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Alien blob in a water pipe

  1. Dec 24, 2017 #1
    OK, probably not extraterrestrial, but it did pique your interest. :)

    After my dishwasher recently stopped working I learned that it has a small filter/strainer located just before the water inlet valve so I disconnected the water supply and found this slimy wormlike mass completely clogging the strainer. To put it in perspective, the dish in the photo is a roughly 12" diameter plastic dish that goes under a flowerpot. The smallest mass on the right side was in the filter itself. The long piece in the middle was bunched up immediately behind it, and together they (not surprisingly) completely cut off the water supply to the dishwasher. The piece on the left was still in the pipe or the supply hose coming from under the sink, and appeared a few minutes later when I ran the water into a bucket just to be sure the line was flushed clean.

    It looks "wormlike" although I'm pretty sure it's not actually a worm, but it was slimy and held together when lifted and moved about. As you can see the color varies from bluish to whitish to brownish.

    The water comes from our own well, and there's no way that this passed through the whole-house (AquaPure 5 micron) water filter, so whatever it is it formed inside the house in the water supply. I was initially thinking it was a bacterial or algal mass, but could it be some sort of aluminum hydroxide gel formed from water heater anode electrolysis?

    We drink the tap water all the time and nobody's experienced any hint of illness from it.

    The water pipes are a combination of the original copper and some more recent pex sections. Our water has a fairly high iron content but otherwise unexceptional. The only other possibly relevant thing I can think of is that years ago the water occasionally had a sulfur dioxide odor after we had been away and hadn't used it for a week or more but that hasn't happened in recent years (probably not since the last water heater replacement). 20171223_124406.jpg

  2. jcsd
  3. Dec 24, 2017 #2


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    That blue section in the large 'worm' looks an awful lot like Copper Sulfate. Probably a minor constituent of whatever the gel is. You could try taking the samples to your local county agricultural department or health department for a perhaps free analysis... you might even find someone that has seen it before!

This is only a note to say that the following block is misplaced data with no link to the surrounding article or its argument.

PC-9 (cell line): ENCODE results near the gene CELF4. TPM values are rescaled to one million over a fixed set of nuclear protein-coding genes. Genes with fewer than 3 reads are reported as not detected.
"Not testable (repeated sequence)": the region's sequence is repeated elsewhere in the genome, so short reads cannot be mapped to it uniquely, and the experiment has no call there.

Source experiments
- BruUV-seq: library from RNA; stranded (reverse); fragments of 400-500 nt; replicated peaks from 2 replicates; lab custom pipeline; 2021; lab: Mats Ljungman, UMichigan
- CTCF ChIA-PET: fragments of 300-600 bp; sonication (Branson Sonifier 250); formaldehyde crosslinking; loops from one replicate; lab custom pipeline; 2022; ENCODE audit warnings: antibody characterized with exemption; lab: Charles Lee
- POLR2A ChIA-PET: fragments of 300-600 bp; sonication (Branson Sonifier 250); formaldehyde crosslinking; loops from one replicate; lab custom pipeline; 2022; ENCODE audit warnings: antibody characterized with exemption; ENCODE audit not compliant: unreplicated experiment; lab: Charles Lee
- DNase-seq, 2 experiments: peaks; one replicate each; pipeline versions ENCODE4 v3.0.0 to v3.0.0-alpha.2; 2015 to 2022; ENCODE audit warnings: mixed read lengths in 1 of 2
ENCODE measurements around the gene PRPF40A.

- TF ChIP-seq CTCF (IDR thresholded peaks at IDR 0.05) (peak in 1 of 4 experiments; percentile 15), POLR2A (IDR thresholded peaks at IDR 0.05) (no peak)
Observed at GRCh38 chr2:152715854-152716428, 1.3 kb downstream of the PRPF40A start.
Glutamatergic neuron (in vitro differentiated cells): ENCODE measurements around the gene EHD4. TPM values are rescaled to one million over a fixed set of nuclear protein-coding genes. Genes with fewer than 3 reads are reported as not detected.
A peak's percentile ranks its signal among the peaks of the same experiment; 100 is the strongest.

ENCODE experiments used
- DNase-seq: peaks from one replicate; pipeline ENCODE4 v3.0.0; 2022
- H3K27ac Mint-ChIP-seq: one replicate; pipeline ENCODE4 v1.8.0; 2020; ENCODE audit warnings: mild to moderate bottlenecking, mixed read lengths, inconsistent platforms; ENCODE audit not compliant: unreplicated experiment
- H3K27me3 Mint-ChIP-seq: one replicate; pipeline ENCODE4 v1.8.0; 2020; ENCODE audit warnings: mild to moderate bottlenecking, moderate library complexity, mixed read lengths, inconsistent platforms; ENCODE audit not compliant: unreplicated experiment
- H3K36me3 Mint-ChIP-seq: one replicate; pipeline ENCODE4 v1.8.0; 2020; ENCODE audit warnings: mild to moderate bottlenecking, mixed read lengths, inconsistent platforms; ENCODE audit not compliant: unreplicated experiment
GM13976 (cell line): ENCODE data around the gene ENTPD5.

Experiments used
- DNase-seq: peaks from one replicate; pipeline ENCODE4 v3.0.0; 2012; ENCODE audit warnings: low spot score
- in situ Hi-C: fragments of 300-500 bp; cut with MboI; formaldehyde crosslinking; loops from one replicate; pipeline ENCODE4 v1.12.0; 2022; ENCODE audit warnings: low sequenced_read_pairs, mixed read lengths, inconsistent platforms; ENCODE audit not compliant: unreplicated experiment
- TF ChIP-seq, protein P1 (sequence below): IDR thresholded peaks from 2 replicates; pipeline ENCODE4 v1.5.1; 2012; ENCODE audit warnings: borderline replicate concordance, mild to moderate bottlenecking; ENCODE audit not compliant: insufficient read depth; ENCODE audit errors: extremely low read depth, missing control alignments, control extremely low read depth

IIRC, the sacrificial anode in the water heater is Zinc. The Sulfur compound from an unused water heater is not uncommon and (unsure here) due to bacterial growth in combination with the anode interaction. Both the blue color and your experience with the Sulfur smell indicate at least some Sulfur in the water supply. Even city water will support that Sulfur smell in hot water tanks. (takes forever to flush it out!)

    p.s. Keep the samples moist in the meantime (easier to identify in their natural state). Maybe even try to get a small piece of one of them to grow.

    Please keep us updated!

    p.p.s As you suggested, they could be a bacterial or algal colony taken residence in the AquaPure filter and its housing. I lean more toward algal.
  4. Dec 24, 2017 #3
    Unfortunately I discovered it shortly before going away for the weekend. I was reluctant to leave it lying around and disposed of it in the trash.

    But later this week I will remove and check all the faucet aerators and see if I can flush any more of this stuff out of any of the pipes. I'll also check the AquaPure filter and housing, although I don't expect to find anything there -- I do change the filter regularly and have never seen anything resembling this.

    If I find any more I'll definitely follow up on it. I was just hoping I might find someone here who has previously seen something like this.

    PS: I believe the anodes in water heaters are commonly magnesium, aluminum or aluminum/zinc alloy. If this stuff is related to that, it must have been stuck somewhere in the pipes for several years, as we now have a tankless gas heater that presumably has no sacrificial anode.